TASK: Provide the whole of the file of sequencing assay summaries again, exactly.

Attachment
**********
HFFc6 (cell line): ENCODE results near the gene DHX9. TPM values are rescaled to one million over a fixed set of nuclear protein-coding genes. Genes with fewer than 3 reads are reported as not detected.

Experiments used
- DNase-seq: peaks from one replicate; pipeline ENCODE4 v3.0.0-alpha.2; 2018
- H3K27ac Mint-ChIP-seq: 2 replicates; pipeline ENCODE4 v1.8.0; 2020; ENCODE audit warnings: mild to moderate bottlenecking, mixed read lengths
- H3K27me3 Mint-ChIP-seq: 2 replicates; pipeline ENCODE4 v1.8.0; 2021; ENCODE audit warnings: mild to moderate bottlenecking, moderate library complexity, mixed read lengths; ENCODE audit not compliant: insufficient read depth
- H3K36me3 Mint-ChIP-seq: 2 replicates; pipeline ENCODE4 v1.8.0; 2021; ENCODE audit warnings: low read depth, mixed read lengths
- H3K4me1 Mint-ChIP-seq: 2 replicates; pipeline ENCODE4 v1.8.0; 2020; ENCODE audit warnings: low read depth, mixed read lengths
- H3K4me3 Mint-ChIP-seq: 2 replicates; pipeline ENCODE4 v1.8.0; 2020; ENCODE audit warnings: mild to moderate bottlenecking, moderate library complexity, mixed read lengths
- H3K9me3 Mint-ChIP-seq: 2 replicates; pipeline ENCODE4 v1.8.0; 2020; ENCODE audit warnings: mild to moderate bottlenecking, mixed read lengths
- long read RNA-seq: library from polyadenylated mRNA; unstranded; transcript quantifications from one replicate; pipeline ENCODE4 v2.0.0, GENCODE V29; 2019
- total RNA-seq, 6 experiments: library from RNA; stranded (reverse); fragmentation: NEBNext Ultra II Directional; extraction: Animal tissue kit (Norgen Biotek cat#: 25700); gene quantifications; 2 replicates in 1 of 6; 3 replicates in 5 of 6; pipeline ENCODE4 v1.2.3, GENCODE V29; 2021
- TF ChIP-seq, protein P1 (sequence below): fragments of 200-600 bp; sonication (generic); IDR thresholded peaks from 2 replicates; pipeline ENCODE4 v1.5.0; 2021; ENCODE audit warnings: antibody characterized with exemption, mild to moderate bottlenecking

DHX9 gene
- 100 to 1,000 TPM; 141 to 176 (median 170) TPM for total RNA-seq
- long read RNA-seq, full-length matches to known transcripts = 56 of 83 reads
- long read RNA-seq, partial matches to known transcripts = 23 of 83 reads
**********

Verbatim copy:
HFFc6 (cell line): ENCODE results near the gene DHX9. TPM values are rescaled to one million over a fixed set of nuclear protein-coding genes. Genes with fewer than 3 reads are reported as not detected.

Experiments used
- DNase-seq: peaks from one replicate; pipeline ENCODE4 v3.0.0-alpha.2; 2018
- H3K27ac Mint-ChIP-seq: 2 replicates; pipeline ENCODE4 v1.8.0; 2020; ENCODE audit warnings: mild to moderate bottlenecking, mixed read lengths
- H3K27me3 Mint-ChIP-seq: 2 replicates; pipeline ENCODE4 v1.8.0; 2021; ENCODE audit warnings: mild to moderate bottlenecking, moderate library complexity, mixed read lengths; ENCODE audit not compliant: insufficient read depth
- H3K36me3 Mint-ChIP-seq: 2 replicates; pipeline ENCODE4 v1.8.0; 2021; ENCODE audit warnings: low read depth, mixed read lengths
- H3K4me1 Mint-ChIP-seq: 2 replicates; pipeline ENCODE4 v1.8.0; 2020; ENCODE audit warnings: low read depth, mixed read lengths
- H3K4me3 Mint-ChIP-seq: 2 replicates; pipeline ENCODE4 v1.8.0; 2020; ENCODE audit warnings: mild to moderate bottlenecking, moderate library complexity, mixed read lengths
- H3K9me3 Mint-ChIP-seq: 2 replicates; pipeline ENCODE4 v1.8.0; 2020; ENCODE audit warnings: mild to moderate bottlenecking, mixed read lengths
- long read RNA-seq: library from polyadenylated mRNA; unstranded; transcript quantifications from one replicate; pipeline ENCODE4 v2.0.0, GENCODE V29; 2019
- total RNA-seq, 6 experiments: library from RNA; stranded (reverse); fragmentation: NEBNext Ultra II Directional; extraction: Animal tissue kit (Norgen Biotek cat#: 25700); gene quantifications; 2 replicates in 1 of 6; 3 replicates in 5 of 6; pipeline ENCODE4 v1.2.3, GENCODE V29; 2021
- TF ChIP-seq, protein P1 (sequence below): fragments of 200-600 bp; sonication (generic); IDR thresholded peaks from 2 replicates; pipeline ENCODE4 v1.5.0; 2021; ENCODE audit warnings: antibody characterized with exemption, mild to moderate bottlenecking

DHX9 gene
- 100 to 1,000 TPM; 141 to 176 (median 170) TPM for total RNA-seq
- long read RNA-seq, full-length matches to known transcripts = 56 of 83 reads
- long read RNA-seq, partial matches to known transcripts = 23 of 83 reads